This guide covers everything you need to know about the Google Sheets MATCH function, including its definition, syntax, use cases, and how to use it.

## What is the MATCH Function? How Does It Work?

The MATCH function in Google Sheets returns the relative position of an item in a range that matches a specified value. It’s an essential function for those who often deal with large datasets and need to locate specific information within them.

This function works by searching for a specified value, known as the search key, within an array or range of cells. This range must be one-dimensional, meaning it can only have a height or width greater than one, not both. The MATCH function will return an error if a two-dimensional range is used.

You can customize how the MATCH function searches through your data by adjusting the search type. There are three options available. By default, the function assumes that the range is sorted in ascending order and returns the largest value less than or equal to the search_key. If you prefer an exact match, you can set the search type to 0, but this requires the range to be unsorted. Alternatively, if your range is sorted in descending order, set the search type to -1, and the function will return the smallest value greater than or equal to the search_key.

It’s important to note that the MATCH function gives you the position of the matched value in the array or range, not the value itself. So, if you are looking for the actual value or another value corresponding to the row or column of the matched item, use INDEX, HLOOKUP, or VLOOKUP instead.

## MATCH Syntax

The syntax and arguments for the function are as follows:

**MATCH(search_key, range, [search_type])**

Here’s a detailed breakdown of the arguments:

**search_key**: This is the value that you’re looking for. It could be a number, a text string, or a cell reference. For instance, you could use 42, “Cats”, or I24 as your search_key.**range**: This refers to the one-dimensional array or range of cells you want to search. It’s important to note that if you use a range with a height and width greater than 1, MATCH will return #N/A!.**search_type**: This is an optional argument, and its default value is 1. This argument dictates how MATCH will conduct the search.- If you use 1 (the default), MATCH will assume that the range is sorted in ascending order and will return the largest value that is less than or equal to the search_key.
- If you use 0, this indicates that you want an exact match. This is necessary when the range is not sorted.
- If you use -1, MATCH will assume that the range is sorted in descending order and will return the smallest value greater than or equal to the search_key.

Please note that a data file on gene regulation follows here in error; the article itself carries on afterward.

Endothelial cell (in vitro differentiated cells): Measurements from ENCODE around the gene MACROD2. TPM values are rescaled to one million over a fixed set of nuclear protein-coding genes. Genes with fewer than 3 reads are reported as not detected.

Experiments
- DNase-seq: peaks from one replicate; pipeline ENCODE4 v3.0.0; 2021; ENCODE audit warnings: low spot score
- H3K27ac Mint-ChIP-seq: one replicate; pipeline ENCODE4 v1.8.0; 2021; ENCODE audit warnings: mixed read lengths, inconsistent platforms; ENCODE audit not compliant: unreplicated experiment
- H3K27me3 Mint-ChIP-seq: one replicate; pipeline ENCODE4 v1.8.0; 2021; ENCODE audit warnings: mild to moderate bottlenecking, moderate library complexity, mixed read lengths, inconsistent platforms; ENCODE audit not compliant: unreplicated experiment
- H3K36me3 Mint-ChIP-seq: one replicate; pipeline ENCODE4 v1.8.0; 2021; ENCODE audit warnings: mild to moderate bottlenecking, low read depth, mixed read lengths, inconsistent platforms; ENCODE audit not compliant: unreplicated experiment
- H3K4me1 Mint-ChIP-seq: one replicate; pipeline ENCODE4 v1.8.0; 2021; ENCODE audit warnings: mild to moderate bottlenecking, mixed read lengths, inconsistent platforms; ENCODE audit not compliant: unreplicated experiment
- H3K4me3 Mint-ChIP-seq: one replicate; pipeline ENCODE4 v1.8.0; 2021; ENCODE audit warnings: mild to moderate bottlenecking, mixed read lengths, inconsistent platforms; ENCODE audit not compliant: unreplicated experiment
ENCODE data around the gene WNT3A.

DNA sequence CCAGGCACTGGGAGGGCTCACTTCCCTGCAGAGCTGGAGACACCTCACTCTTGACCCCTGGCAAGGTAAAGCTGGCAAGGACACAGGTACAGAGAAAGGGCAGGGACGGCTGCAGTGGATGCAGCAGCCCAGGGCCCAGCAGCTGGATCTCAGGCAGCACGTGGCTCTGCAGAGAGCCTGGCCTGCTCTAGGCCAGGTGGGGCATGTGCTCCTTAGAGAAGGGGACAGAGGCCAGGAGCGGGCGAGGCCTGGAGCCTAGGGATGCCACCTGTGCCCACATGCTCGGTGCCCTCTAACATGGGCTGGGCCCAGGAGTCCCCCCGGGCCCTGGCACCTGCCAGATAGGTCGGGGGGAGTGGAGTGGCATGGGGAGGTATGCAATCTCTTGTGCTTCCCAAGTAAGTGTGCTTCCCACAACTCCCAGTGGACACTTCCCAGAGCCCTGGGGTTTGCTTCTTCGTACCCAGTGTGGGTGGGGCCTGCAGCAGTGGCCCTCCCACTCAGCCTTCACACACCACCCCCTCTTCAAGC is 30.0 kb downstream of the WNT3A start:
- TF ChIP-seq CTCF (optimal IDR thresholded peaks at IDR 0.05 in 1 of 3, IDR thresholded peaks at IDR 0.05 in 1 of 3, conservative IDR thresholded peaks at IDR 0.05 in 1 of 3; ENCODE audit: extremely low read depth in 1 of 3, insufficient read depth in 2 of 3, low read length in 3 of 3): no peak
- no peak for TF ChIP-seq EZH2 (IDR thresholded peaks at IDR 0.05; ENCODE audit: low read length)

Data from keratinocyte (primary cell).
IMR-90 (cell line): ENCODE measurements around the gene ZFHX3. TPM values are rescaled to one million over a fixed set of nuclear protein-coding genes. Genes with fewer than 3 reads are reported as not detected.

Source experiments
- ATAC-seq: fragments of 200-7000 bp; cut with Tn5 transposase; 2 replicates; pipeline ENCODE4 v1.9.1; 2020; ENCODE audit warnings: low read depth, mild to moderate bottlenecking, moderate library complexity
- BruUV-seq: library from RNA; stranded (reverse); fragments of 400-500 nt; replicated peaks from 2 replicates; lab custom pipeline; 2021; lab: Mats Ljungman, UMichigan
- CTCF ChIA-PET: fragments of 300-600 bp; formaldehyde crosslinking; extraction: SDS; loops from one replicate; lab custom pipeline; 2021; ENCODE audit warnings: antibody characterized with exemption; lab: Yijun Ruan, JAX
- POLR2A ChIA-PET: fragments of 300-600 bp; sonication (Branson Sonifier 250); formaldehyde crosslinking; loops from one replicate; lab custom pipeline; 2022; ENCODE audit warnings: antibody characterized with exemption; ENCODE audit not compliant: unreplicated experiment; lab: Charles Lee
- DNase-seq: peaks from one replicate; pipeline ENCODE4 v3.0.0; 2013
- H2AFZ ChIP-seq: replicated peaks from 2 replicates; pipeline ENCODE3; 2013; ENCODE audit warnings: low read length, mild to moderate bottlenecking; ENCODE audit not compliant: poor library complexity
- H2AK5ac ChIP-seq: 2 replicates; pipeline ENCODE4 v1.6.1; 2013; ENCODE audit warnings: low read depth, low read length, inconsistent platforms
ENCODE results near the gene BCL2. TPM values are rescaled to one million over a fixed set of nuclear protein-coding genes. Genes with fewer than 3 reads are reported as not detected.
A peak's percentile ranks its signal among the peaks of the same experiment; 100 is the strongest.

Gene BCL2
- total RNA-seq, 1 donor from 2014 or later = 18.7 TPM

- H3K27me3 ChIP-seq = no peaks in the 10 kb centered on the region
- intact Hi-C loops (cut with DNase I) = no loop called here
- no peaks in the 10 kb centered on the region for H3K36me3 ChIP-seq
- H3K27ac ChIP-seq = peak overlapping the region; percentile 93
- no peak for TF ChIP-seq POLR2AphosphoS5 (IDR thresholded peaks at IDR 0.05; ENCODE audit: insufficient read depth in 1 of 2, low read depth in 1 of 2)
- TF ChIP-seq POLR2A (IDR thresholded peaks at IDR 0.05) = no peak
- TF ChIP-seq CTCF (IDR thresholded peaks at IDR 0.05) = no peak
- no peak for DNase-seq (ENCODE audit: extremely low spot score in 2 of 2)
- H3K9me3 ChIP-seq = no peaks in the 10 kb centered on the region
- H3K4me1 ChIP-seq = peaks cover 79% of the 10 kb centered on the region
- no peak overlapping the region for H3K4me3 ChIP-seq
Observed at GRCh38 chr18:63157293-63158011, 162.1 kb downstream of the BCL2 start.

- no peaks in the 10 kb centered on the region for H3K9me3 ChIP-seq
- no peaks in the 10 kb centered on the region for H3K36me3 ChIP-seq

Here are some important usage notes related to the syntax and arguments:

- The search_key argument is not case-sensitive. This means that if you search for a text string, MATCH will not differentiate between upper- and lower-case letters.
- If the search_type argument is either 1 or -1 and no exact match is found, the function will return the position of the next smallest or largest value. If the search_type argument is 0 and no exact match is found, the function will return the #N/A! error.
- If the search_type argument is omitted, the function will assume a search_type of 1. This means that it will assume that the range is sorted in ascending order.

## Examples of How to Use the MATCH Function

Here are some practical examples of how to use the MATCH function in Google Sheets.

### Example #1: Simple MATCH function

Let’s say you have a list of student names in column A, and you want to find the position of the student “John” in the list. You can use the MATCH function for this. The formula would look like this:

=MATCH(“John”, A:A, 0)

This will return the row number where “John” is found in column A. If “John” is the 5th student in the list, this formula will return 5.

### Example #2: Using MATCH with a dynamic lookup value

In this example, we will use the MATCH function with a dynamic lookup value. Suppose we have a list of product codes in column B, and we have the product code we want to find in cell D1. The formula would look like this:

=MATCH(D1, B:B, 0)

This will return the row number where the product code in D1 is found in column B. If the product code in D1 changes, the result of the MATCH function will also change accordingly.

### Example #3: Using MATCH in a horizontal range

The MATCH function can also be used with a horizontal range. Suppose we have a row of monthly sales data in row 1, and we want to find the position of the sales data for June. The formula would look like this:

=MATCH(“June”, 1:1, 0)

This will return the column number where “June” is found in row 1. If “June” is the 6th month, this formula will return 6.

### Example #4: Using MATCH with an approximate match

In this example, we will use the MATCH function with an approximate match. Suppose we have a list of numbers in column C, and we want to find the position of the number 15 or the next smallest number if 15 is not found. The formula would look like this:

=MATCH(15, C:C, -1)

This will return the row number where 15 or the next smallest number is found in column C. If 15 is not found and the next smallest number is 12, which is located at the 7th row, this formula will return 7.

## MATCH: Common Mistakes & Problems

When using the MATCH function in Google Sheets, several common mistakes and problems may arise. Understanding these pitfalls can help users avoid them and use the function more effectively: